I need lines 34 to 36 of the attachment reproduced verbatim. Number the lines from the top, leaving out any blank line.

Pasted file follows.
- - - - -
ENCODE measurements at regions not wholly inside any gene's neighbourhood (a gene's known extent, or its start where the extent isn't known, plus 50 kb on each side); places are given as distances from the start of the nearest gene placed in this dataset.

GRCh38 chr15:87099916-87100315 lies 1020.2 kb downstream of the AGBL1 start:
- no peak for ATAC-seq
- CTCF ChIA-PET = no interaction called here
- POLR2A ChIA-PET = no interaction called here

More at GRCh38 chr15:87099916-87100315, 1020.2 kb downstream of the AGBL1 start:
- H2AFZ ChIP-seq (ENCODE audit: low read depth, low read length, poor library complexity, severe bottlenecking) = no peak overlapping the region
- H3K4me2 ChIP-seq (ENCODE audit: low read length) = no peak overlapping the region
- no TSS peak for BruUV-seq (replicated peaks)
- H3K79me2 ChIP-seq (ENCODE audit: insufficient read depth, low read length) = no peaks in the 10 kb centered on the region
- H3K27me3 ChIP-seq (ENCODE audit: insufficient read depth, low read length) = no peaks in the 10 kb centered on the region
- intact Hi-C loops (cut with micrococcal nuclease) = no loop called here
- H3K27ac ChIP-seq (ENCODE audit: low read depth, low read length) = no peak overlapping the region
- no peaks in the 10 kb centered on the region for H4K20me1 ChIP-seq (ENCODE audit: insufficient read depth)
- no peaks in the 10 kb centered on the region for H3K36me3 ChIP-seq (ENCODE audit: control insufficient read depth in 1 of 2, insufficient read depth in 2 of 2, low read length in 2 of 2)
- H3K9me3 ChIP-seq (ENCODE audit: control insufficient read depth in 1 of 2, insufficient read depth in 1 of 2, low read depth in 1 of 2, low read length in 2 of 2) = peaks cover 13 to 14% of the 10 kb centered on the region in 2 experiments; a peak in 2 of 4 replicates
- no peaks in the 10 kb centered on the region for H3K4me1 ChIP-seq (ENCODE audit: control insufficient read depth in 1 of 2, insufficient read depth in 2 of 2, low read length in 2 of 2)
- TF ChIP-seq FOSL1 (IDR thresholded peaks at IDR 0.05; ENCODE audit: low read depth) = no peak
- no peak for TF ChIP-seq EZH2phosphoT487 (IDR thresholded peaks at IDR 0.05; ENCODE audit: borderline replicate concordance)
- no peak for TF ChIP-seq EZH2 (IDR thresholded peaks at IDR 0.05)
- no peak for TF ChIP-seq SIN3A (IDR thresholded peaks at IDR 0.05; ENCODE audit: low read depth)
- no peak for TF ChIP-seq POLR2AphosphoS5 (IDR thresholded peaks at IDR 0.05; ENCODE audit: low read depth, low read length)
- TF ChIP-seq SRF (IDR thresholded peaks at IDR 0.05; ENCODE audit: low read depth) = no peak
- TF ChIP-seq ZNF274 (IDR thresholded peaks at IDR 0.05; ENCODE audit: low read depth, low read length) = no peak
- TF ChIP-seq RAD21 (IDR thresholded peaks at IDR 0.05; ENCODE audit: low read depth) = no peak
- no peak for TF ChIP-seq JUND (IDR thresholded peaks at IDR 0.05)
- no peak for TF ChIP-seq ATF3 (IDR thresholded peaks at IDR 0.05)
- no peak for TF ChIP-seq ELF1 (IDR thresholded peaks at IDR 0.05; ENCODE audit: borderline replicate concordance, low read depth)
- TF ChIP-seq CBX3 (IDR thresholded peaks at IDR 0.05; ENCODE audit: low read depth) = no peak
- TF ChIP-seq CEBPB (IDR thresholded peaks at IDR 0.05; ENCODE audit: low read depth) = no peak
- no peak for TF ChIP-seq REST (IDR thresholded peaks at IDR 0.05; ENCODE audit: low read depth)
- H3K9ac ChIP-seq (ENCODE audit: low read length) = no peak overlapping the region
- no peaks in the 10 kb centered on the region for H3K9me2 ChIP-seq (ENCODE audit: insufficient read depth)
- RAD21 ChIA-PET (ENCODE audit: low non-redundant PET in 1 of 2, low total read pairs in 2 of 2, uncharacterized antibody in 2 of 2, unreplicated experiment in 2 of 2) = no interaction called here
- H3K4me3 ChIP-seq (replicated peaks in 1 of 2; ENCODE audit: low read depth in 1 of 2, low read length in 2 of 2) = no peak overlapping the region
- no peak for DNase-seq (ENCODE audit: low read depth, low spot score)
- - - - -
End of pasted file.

- RAD21 ChIA-PET (ENCODE audit: low non-redundant PET in 1 of 2, low total read pairs in 2 of 2, uncharacterized antibody in 2 of 2, unreplicated experiment in 2 of 2) = no interaction called here
- H3K4me3 ChIP-seq (replicated peaks in 1 of 2; ENCODE audit: low read depth in 1 of 2, low read length in 2 of 2) = no peak overlapping the region
- no peak for DNase-seq (ENCODE audit: low read depth, low spot score)